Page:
Parents Open Up About Homeschooling Misconceptions: ‘People Think We Just Sit In Our Houses All Day’ | Wender Mind Kids

Parents Open Up About Homeschooling Misconceptions: 'People Think We Just Sit In Our Houses All Day'

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Several homeschooling moms have spoken out about misunderstandings about their jobs, deflecting criticism that they are ill-equipped to teach their children the basics and that their children are growing up with social skills.

Yvonne Bunn, director of homeschooling and government affairs for the Home Educators Association of Virginia, often works with the General Assembly to protect homeschooling rights and “initiate good homeschooling laws.” After homeschooling her three children in the late 1980s and 1990s, Bunn now advises others on home education.

All three of her children, two boys and a girl, went to college, she told Fox News Digital.

“They’ve done well, they have their own careers and families now,” she said.

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Dalaine Bradley, Drew Waller, 7, Zion Waller, 10, and Ahmad Waller, 11, left to right, study while homeschooling in Raleigh, North Carolina.
(AP/File)

“I felt that as parents, we were responsible for their education,” Bunn said. “So we took it very seriously when we made the choice to homeschool. And we — my husband and I — chose homeschooling because we felt that one-on-one tuition would be the greatest benefit for all of our children.”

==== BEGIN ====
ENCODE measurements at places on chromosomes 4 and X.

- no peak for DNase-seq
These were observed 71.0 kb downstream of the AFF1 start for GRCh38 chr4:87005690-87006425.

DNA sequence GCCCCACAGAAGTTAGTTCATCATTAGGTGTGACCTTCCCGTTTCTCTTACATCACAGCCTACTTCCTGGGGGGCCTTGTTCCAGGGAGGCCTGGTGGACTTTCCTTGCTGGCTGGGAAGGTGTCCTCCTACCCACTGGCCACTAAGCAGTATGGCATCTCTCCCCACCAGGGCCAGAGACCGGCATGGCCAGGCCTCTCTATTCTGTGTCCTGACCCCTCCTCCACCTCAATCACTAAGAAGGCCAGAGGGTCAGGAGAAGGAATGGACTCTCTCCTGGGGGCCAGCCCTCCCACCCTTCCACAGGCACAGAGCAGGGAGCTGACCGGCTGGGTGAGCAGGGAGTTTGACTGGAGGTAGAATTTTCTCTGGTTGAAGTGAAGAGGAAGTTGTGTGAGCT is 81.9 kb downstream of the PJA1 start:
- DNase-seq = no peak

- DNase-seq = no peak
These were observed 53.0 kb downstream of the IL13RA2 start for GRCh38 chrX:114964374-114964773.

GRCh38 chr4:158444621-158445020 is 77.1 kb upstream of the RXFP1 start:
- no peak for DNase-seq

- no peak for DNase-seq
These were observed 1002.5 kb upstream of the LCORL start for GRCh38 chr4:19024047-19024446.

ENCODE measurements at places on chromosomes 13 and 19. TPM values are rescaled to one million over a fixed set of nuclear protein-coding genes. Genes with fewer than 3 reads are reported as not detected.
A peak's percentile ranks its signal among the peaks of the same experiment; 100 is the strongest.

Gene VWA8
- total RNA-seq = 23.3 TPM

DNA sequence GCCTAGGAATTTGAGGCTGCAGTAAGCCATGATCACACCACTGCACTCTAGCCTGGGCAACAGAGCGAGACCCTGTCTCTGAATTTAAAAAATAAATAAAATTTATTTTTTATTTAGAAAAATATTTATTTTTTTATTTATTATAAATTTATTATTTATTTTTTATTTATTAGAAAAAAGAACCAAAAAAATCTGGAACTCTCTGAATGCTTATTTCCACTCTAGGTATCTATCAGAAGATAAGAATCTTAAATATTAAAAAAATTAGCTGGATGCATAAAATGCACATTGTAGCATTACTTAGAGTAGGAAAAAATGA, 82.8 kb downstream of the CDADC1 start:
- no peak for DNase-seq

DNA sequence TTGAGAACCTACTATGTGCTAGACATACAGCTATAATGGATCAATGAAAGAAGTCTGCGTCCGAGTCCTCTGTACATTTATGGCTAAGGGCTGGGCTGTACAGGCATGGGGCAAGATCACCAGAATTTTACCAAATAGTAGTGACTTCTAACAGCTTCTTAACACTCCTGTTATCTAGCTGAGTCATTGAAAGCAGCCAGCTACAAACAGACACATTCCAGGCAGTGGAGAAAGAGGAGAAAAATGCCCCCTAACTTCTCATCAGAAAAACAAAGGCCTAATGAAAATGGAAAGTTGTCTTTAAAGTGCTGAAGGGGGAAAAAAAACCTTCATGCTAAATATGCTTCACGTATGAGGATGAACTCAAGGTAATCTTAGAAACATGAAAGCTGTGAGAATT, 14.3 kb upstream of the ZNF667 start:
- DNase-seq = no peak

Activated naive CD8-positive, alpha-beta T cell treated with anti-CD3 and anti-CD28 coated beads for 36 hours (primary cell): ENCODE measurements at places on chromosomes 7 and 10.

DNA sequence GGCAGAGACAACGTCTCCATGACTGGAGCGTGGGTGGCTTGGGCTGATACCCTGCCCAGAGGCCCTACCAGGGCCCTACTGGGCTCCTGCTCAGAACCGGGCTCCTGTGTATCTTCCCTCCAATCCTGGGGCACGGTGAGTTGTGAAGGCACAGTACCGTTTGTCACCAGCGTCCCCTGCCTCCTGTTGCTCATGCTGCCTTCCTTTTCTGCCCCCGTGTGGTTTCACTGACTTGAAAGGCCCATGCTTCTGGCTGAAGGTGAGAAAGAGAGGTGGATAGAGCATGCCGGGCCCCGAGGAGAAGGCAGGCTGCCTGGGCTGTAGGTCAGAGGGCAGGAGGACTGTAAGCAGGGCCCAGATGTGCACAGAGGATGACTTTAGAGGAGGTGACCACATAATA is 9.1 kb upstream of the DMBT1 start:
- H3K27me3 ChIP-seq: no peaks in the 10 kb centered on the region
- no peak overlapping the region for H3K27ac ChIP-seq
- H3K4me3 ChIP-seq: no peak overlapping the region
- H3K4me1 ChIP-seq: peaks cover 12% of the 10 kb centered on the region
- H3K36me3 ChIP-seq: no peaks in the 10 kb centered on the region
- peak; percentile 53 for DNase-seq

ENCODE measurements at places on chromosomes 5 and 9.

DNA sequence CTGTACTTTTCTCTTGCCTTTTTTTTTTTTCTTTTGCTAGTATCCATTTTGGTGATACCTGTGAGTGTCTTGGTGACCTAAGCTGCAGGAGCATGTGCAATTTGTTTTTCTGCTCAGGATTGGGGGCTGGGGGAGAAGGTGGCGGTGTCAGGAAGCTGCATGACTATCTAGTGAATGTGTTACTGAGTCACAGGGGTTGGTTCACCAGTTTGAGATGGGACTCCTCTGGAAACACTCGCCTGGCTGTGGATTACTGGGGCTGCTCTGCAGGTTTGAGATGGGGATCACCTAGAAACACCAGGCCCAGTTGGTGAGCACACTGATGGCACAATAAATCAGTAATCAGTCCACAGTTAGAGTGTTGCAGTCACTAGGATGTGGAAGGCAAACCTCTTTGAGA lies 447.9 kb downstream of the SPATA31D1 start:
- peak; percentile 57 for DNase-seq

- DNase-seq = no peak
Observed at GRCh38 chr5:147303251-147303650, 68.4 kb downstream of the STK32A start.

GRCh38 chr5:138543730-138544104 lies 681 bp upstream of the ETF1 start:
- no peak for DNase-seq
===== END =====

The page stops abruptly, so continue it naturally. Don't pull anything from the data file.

Bunn found that her homeschooling allowed her children to “walk at a pace” that worked for them. This led her to what she called the biggest misconception about homeschooling.

“I think the biggest misconception about homeschooling is the idea that parents think they can’t do it because they haven’t been trained to be teachers,” she said. “But that’s not the case at all. We’ve found through studies that homeschool students who are tutored by parents who don’t have a college degree perform as well on standardized achievement tests as those who have a bachelor’s degree or higher. ”

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Bethany Mandel, a homeschooling mother of five, said she feels equipped for homeschooling because she’s letting the legends do the teaching.

“I’m reading Anne of Green Gables right now,” she told Fox News Digital. “And Montgomery teaches it. LM Montgomery teaches literature. And I don’t teach art. We look at Monet and talk about it. And so you let the greats do the teaching instead of teaching you directly, and there is no better art teacher than Monet and no better teacher of literature than Mark Twain.”

“Anyone can provide education in this way, within reason of course,” she concluded.

But she, like some of her home-schooled parents, is still the object of scorn from critics. Mandel was targeted by former MSNBC host Keith Olbermannn on Mother’s Day for her decision to homeschool.